A friend of mine told be about some Internationalization testing they set up with their team. He people write the test cases a while ago and his team was fairly familiar with them. They brought in a new kid and couldn't figure out why it was taking him like 4 days to test each language (there were 12 languages). Well each term in the app had it's own test case set up. All he had done before this was look at the screen, highlight all the test cases and mark them as passed if it all looked good. It would take them about a half a day to finish a language.

So I'm really sorry, but I can't tell you of any "good" way to track productivity of creation of test cases. Whatever makes your management feel warm and fuzzy is probably just as good as anything.

See? Look how much I typed here, and there is probably very little quality to what I wrote. Lots of filler with a couple points of genius thrown in. That doesn't mean it's a good post though [img]/images/graemlins/wink.gif[/img]

7. ## Re: Productivity Metrics

[ QUOTE ]

5) How do you judge the quality of a test case?

[/ QUOTE ]

this is key! One tends to identify productivity with number of test cases or hours in front of a computer, etc
but the key thing here is to know of you are properly covering the functionality of the SUT.

You can only measure productivity in a similar way you are proposing if you have a proper testing methodology in place where you really know inputs &amp; outputs for each of the testing stages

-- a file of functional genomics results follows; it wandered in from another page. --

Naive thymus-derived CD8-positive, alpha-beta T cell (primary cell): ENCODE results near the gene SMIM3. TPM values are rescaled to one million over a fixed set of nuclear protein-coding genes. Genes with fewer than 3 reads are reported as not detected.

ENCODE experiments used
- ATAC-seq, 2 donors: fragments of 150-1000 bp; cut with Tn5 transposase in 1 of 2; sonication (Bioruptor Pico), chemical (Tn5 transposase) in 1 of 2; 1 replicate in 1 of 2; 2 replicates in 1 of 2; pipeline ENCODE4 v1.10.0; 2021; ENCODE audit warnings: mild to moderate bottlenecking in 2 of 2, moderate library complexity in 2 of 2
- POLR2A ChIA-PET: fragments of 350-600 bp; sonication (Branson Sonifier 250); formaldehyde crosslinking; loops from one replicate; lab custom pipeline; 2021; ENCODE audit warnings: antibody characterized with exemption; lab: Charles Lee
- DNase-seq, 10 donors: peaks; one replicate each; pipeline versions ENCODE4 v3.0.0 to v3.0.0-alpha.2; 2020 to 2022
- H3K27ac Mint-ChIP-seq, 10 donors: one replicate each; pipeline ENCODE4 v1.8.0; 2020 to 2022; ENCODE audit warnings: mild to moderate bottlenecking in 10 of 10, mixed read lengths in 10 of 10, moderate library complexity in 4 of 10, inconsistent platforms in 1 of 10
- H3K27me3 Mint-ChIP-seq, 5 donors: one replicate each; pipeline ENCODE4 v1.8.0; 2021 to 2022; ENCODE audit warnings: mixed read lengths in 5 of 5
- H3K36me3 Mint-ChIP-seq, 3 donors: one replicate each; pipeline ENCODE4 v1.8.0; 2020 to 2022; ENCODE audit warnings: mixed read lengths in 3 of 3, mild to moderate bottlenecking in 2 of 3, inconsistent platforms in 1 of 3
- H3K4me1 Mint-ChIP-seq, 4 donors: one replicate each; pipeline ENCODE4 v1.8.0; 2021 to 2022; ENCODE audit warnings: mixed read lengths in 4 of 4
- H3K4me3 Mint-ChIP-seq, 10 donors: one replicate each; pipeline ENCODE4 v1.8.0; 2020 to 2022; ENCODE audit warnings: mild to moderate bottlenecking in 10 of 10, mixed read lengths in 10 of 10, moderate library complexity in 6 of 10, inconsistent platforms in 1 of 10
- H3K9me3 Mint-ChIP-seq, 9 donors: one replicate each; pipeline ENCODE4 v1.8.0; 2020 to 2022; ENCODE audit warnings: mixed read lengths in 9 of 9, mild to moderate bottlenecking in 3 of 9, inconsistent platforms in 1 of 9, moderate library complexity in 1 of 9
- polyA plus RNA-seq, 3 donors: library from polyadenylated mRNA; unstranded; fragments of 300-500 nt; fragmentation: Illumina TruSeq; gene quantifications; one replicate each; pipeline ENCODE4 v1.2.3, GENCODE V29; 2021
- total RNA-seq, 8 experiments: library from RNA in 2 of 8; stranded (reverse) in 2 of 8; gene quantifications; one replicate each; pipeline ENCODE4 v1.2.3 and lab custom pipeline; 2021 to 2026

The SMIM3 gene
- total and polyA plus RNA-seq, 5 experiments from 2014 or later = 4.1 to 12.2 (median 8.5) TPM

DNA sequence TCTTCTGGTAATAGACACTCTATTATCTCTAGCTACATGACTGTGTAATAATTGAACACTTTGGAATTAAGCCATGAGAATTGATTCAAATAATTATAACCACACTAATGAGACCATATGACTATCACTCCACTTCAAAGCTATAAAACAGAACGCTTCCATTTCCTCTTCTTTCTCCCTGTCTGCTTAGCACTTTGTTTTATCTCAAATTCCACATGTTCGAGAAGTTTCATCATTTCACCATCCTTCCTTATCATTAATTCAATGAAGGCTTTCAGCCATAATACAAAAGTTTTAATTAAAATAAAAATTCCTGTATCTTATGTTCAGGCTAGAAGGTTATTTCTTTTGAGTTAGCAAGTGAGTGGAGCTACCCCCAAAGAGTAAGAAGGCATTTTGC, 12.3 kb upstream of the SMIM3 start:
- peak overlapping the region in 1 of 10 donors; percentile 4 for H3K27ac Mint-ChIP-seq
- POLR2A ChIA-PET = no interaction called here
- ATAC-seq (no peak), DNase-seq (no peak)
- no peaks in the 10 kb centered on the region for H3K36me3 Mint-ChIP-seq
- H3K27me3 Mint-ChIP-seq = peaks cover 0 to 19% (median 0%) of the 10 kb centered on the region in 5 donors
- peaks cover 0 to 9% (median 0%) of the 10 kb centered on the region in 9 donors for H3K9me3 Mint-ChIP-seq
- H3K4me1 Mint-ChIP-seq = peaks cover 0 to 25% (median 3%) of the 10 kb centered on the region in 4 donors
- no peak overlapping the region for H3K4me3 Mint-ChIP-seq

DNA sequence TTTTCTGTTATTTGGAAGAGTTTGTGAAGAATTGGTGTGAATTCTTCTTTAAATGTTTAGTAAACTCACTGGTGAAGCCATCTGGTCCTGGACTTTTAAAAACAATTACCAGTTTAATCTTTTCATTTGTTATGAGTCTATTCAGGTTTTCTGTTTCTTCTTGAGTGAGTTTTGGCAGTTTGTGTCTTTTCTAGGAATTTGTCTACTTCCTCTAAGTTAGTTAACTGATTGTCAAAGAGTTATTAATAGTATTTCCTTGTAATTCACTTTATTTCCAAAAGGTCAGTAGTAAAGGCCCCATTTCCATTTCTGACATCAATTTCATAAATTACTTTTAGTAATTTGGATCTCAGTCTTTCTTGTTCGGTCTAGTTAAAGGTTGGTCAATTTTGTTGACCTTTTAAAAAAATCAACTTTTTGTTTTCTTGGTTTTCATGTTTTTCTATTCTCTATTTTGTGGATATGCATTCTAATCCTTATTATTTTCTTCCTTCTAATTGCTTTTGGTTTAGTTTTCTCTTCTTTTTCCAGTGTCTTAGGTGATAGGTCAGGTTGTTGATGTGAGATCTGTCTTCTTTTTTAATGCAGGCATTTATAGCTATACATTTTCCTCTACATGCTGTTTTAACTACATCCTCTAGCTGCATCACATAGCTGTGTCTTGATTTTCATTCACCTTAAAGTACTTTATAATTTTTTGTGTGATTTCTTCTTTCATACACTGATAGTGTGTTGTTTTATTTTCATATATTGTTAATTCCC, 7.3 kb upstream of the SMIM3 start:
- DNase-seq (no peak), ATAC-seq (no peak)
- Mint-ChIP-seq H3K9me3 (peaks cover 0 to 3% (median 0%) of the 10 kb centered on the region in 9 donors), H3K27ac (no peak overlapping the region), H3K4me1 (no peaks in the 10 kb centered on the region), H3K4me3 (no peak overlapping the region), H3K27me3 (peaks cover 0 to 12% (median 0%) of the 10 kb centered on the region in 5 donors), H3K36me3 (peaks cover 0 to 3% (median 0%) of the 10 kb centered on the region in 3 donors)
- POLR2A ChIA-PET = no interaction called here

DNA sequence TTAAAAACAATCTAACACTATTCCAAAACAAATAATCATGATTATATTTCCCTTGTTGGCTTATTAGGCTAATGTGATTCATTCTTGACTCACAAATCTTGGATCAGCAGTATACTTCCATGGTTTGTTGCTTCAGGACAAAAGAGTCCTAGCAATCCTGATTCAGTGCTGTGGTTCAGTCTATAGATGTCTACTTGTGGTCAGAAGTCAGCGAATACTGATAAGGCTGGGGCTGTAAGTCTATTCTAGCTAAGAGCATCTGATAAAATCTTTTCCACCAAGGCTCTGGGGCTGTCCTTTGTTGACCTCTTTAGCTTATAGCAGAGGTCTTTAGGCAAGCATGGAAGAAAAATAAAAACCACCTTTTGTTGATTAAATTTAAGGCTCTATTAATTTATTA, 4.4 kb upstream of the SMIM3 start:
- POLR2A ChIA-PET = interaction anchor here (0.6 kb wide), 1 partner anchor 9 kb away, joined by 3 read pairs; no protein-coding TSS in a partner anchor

8. ## Re: Productivity Metrics

[ QUOTE ]
[ QUOTE ]

5) How do you judge the quality of a test case?

[/ QUOTE ]

this is key! One tends to identify productivity with number of test cases or hours in front of a computer, etc
but the key thing here is to know of you are properly covering the functionality of the SUT.

You can only measure productivity in a similar way you are proposing if you have a proper testing methodology in place where you really know inputs &amp; outputs for each of the testing stages

[/ QUOTE ]

And this is the QA Manager fixing boxes, in my opinion. I'll admit, some places are going to require that you give this to them, this sort of productivity metric. However, I will always ask, "Why do you want this?"

We all know what the answer will be. This is a retorical question in many cases, but it's something that needs to be asked. The reason I ask it is so I can introduce these other questions. I can also give a cost analysis. I don't come cheap, so when I tell someone that they are paying me, say, \$30,000 to generate this report on an annual basis, that's a pretty expensive report. There's not even any golden seal or anything. Just ink and paper.

Tell them, "You hired me for a reason. If that reason was to generate this report, then you're getting you money's worth. If you actually want me to manage these people, though, then this is a waste of my time and your resources." You can also throw in, "If you hired me to manage these people, then trust that they are being productive under my leadership. If we start missing deadlines because of poor productivity, then fire me."

I've said it before and I'll say it again, unless you are managing 300 employees, the only metric you need to hear, at the end of the day, is that people are making adequate progress or, when they aren't, they are getting help to make that progress. Even if you're managing 300 employees, I would assume that you impress on each of your team leads that this is how you want to operate and expect them to ensure their team is being productive. I find no trust in numbers.